"Shit," I said. I shone my official Uncle-Doing-Trick-Or-Treat flashlight on the ground. A red hat and a truly ugly face popped up next to the blue pastel tutu.
"Hi!" said the redcap with malicious good cheer.
I had never seen a redcap before, but I know them. Oh, I know them. I've seen their work at a dozen of my sites. They're always trying to mess up the stone circles and gardens I put in. This one had a circle of its own: a fairy ring of nasty little red and white mushrooms that are definitely not native to Minnesota, and Holly had stepped right in it. Caught for sure. She was pulling, but the redcap wasn't letting her foot move even a little bit.
"Didn't I tell you to stay on the sidewalk?" I said.
Jess sighed. "You told her."
"Eeeee!" said Holly. She had already perfected the "I am a cute girl faking being upset" shriek. Seven years old, people. I suppose I shouldn't be surprised that if Jess was already working on a mean left hook, her classmates were working on the things their parents thought they'd need, too.
Fake shrieks do not work on redcaps. Holly peered down at it. "Let go, okay? That's not funny."
It cackled. She tried to pull back and found she couldn't. "Jessi's Uncle Carter," she said really softly.
"That's not another kid, Holly," I said. "That's not some guy in costume."
Jess leaned forward and poked it with a finger.
"Yahhhh!" said the redcap, making a horrible face.
"Yahhhh!" said Jess back. Her face was not as horrible, but that was genetics, not lack of trying.
Holly burst into tears.
"Uncle Carter--" said Jess.
"You want a Starburst?" I said to the redcap. "Kid will barter you two Starbursts and a Milky Way Dark for her leg back."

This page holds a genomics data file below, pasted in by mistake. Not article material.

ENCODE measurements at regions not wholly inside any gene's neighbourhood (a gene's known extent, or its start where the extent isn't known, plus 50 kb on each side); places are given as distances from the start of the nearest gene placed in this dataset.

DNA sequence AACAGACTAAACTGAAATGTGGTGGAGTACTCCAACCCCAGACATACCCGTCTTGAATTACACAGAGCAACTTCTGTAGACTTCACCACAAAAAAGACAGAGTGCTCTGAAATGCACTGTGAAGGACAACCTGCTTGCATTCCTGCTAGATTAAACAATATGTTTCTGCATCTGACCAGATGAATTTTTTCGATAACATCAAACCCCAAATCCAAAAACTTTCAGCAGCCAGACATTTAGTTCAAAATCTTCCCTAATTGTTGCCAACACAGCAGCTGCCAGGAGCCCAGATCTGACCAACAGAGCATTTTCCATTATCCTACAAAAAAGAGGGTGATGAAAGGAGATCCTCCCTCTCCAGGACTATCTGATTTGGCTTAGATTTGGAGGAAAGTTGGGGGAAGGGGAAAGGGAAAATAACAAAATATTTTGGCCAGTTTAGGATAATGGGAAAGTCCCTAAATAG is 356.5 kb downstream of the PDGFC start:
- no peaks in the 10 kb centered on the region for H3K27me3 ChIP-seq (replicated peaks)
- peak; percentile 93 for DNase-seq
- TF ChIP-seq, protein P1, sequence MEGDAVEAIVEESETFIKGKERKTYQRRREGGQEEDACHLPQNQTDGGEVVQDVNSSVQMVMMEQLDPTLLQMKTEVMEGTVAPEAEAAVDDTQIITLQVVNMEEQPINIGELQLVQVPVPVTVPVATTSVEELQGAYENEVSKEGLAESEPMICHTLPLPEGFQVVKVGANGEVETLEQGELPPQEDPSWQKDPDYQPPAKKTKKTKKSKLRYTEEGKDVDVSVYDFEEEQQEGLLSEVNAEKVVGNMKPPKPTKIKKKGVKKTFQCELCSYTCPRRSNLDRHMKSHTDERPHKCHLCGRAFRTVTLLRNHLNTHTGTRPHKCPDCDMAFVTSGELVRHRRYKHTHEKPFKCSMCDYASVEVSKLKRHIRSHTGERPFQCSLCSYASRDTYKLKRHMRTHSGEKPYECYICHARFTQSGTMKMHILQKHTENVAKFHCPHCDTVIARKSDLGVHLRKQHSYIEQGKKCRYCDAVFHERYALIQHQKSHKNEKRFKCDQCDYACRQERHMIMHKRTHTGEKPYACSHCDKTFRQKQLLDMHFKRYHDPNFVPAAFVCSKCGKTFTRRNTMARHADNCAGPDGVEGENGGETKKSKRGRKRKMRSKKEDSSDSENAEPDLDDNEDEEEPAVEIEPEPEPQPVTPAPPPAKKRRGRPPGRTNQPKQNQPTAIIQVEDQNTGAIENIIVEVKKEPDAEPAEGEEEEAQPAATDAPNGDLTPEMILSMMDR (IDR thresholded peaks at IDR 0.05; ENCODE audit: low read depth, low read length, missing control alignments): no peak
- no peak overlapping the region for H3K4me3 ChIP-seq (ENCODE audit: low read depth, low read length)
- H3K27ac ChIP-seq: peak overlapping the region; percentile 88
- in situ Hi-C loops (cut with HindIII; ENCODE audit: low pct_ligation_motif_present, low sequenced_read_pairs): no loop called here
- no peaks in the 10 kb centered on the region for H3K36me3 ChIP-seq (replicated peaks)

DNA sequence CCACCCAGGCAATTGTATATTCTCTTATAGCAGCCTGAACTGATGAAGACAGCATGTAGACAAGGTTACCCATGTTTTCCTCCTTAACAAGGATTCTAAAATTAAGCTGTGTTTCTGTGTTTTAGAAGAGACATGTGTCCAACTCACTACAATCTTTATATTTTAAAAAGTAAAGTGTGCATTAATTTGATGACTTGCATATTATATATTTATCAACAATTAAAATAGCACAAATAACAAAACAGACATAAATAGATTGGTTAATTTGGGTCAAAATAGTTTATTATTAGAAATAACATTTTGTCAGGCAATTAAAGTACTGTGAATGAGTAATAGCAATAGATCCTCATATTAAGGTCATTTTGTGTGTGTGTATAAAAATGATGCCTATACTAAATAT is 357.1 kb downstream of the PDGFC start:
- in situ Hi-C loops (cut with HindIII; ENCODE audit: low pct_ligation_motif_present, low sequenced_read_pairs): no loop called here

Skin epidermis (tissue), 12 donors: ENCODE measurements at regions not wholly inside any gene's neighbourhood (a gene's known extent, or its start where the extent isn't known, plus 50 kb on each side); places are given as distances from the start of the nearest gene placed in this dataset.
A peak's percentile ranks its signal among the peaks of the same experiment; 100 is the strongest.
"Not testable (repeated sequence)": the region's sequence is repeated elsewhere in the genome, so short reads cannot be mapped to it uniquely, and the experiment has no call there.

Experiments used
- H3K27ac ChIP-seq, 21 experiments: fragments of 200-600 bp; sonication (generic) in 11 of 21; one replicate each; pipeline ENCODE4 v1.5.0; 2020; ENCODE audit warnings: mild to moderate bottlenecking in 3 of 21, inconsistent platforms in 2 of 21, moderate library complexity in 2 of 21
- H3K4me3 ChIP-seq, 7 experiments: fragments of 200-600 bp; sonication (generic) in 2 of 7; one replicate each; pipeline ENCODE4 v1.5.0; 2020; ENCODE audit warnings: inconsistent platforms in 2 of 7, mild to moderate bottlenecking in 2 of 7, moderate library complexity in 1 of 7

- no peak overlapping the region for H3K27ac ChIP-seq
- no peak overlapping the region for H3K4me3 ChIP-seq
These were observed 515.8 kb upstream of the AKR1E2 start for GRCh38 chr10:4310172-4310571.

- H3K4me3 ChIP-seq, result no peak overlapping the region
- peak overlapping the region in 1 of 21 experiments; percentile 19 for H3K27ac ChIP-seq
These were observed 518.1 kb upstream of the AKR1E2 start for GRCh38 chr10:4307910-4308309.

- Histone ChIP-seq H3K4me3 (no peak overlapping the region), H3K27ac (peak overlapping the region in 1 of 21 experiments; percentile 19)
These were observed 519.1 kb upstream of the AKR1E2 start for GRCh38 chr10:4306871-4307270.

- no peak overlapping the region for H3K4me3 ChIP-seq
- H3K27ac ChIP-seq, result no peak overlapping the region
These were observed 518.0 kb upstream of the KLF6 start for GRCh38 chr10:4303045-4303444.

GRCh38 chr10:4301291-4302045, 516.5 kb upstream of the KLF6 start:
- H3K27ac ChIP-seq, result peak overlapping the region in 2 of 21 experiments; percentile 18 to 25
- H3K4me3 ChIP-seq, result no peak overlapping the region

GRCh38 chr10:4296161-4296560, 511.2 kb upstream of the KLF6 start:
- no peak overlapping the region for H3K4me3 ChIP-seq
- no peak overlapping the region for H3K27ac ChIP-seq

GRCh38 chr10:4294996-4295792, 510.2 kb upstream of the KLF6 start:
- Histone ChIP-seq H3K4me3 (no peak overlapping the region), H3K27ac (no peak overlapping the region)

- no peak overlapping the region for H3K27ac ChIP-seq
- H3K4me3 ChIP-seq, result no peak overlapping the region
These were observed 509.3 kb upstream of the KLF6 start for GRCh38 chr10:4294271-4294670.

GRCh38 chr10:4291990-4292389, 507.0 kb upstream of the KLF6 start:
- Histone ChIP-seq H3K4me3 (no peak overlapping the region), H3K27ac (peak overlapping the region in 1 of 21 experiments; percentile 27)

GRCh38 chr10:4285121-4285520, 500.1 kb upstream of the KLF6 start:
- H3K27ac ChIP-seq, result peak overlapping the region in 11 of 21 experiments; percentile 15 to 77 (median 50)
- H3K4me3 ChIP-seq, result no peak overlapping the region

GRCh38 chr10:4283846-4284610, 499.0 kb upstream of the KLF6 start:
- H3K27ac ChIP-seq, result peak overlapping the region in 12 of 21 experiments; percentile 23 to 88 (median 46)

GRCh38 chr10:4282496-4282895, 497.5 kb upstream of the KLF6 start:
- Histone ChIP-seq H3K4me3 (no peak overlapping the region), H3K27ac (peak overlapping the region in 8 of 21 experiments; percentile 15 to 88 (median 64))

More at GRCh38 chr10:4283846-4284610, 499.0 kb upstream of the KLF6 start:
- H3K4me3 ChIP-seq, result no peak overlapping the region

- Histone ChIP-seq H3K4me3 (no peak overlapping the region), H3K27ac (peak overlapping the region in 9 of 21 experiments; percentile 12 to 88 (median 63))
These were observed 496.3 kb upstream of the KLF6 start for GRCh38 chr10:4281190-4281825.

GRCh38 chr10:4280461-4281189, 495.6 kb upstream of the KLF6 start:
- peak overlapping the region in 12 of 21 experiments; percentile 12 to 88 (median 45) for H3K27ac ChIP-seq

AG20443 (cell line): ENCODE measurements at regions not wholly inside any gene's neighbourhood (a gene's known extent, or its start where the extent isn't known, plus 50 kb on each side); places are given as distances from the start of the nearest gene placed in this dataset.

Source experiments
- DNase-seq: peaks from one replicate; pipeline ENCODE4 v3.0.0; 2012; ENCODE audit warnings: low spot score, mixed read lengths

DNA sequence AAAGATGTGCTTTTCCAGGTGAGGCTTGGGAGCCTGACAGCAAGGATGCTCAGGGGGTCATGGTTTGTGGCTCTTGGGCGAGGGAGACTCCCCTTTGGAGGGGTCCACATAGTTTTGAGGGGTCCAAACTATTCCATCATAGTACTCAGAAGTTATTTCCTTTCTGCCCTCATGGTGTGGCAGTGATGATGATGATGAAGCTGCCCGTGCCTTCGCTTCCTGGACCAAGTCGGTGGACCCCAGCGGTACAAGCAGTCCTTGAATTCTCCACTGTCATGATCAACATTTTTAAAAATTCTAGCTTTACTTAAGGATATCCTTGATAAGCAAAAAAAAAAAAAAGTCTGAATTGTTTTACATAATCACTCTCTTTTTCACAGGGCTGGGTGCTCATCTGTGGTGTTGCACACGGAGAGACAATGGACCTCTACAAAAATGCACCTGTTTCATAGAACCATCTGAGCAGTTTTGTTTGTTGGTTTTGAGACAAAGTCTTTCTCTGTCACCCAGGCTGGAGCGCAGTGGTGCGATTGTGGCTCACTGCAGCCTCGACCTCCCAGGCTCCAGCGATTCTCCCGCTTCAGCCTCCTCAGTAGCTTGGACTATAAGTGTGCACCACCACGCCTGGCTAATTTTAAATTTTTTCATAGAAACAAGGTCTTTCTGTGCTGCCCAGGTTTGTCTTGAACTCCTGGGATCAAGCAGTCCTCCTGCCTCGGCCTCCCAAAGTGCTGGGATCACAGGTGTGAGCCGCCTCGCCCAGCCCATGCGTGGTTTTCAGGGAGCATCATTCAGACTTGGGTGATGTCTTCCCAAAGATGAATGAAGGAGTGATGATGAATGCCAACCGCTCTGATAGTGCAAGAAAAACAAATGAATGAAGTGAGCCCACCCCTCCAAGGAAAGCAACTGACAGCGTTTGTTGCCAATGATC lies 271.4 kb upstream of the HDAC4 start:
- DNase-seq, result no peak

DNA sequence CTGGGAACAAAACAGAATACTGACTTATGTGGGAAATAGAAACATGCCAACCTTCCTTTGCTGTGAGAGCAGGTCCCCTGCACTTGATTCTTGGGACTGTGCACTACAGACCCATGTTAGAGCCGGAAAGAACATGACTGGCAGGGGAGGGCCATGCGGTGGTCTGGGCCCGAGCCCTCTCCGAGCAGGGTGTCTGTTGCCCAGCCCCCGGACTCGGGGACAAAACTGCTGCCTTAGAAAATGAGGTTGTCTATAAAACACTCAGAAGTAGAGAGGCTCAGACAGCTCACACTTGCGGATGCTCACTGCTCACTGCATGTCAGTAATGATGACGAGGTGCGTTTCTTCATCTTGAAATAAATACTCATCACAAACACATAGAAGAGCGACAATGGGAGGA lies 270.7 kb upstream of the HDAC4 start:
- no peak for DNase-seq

For some reason this made Holly howl.
"Can you make her quiet down? It's not going to help the bargaining," I said to Jess. "Three Starbursts," I told the redcap.
"I don't want her," said the redcap.
"Good!" I said. "Then we're agreed. Three Starbursts and a Milky Way Dark and you'll let her go. I'll even let you peek and make sure the Starbursts aren't all the orange ones. You can't say fairer than that, for a kid you don't even want. Truth to tell, I don't want her either, but you can't get a reputation for letting the fair folk make off with little girls you're in charge of. People talk."
"No, no, Carter Hall," said the redcap. It knew my name. Not a good sign. "You misunderstand. I don't want her."
I took a deep breath. I was about to turn around, but my goddaughter had already beat me to it.
"You?" she said in the coldest little scornful voice you ever heard coming out of a kid. "Why'd you even bother to come here? Don't you know it's my night to beat you? It always has been. I'd say I was born to do it--but I didn't even have to be born, did I?"
"Oh, Jessi, careful, careful," I said. I turned the rest of the way and wrapped my arm around Jess's little shoulders. I don't even have to tell you who it was, do I? She hadn't changed in eight years.
The Queen was back.